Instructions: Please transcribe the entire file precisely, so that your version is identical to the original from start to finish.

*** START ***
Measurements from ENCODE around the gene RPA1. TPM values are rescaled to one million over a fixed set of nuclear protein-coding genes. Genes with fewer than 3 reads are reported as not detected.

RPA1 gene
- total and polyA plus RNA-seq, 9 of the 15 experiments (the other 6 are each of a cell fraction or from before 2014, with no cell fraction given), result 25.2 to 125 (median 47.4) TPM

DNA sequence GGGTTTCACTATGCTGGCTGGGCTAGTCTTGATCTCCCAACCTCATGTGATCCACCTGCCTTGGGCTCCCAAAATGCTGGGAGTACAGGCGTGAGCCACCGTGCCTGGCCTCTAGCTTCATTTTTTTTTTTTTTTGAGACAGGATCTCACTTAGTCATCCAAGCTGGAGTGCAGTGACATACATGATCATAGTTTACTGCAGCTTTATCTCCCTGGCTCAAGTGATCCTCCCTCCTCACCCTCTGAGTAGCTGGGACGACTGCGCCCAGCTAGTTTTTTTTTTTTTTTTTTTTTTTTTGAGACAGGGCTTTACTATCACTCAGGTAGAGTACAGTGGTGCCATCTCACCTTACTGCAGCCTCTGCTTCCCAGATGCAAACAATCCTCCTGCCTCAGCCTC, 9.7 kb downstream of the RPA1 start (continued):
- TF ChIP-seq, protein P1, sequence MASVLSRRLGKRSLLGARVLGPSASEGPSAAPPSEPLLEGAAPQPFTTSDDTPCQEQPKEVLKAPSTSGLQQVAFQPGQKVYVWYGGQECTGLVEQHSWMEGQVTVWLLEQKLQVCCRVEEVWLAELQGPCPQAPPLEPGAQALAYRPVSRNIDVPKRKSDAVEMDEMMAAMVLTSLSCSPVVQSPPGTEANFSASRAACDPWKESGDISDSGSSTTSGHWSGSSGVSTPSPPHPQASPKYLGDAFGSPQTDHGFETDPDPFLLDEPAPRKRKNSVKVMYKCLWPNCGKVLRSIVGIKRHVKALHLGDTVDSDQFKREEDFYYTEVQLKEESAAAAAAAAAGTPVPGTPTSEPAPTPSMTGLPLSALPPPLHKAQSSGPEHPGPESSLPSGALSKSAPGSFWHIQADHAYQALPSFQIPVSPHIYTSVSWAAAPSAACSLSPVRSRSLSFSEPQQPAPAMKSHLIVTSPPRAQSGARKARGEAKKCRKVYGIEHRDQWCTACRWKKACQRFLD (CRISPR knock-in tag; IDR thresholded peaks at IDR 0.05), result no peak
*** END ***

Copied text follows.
Measurements from ENCODE around the gene RPA1. TPM values are rescaled to one million over a fixed set of nuclear protein-coding genes. Genes with fewer than 3 reads are reported as not detected.

RPA1 gene
- total and polyA plus RNA-seq, 9 of the 15 experiments (the other 6 are each of a cell fraction or from before 2014, with no cell fraction given), result 25.2 to 125 (median 47.4) TPM

DNA sequence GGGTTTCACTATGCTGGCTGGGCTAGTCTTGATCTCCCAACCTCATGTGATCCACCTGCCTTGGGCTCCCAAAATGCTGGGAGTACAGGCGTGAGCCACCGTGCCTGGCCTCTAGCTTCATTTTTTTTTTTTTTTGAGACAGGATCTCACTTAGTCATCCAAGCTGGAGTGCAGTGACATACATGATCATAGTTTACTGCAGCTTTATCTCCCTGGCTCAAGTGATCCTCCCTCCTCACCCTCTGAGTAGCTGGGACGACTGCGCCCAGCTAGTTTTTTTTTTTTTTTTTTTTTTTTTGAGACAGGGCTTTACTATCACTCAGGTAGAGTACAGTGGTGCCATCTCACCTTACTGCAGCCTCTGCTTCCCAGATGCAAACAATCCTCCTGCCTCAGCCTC, 9.7 kb downstream of the RPA1 start (continued):
- TF ChIP-seq, protein P1, sequence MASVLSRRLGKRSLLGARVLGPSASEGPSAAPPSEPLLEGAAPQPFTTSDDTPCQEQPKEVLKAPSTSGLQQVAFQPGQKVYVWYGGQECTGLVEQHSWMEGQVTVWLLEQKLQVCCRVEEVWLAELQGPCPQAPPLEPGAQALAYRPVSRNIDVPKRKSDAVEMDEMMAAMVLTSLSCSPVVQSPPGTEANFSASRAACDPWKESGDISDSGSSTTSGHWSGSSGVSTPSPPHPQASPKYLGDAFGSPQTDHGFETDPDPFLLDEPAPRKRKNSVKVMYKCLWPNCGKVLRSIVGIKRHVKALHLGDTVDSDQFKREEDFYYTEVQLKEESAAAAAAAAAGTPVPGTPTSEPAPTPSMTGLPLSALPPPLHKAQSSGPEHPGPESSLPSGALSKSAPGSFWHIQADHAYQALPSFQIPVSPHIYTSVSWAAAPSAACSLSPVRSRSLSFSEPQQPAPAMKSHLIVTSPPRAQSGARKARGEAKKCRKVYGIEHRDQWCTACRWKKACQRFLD (CRISPR knock-in tag; IDR thresholded peaks at IDR 0.05), result no peak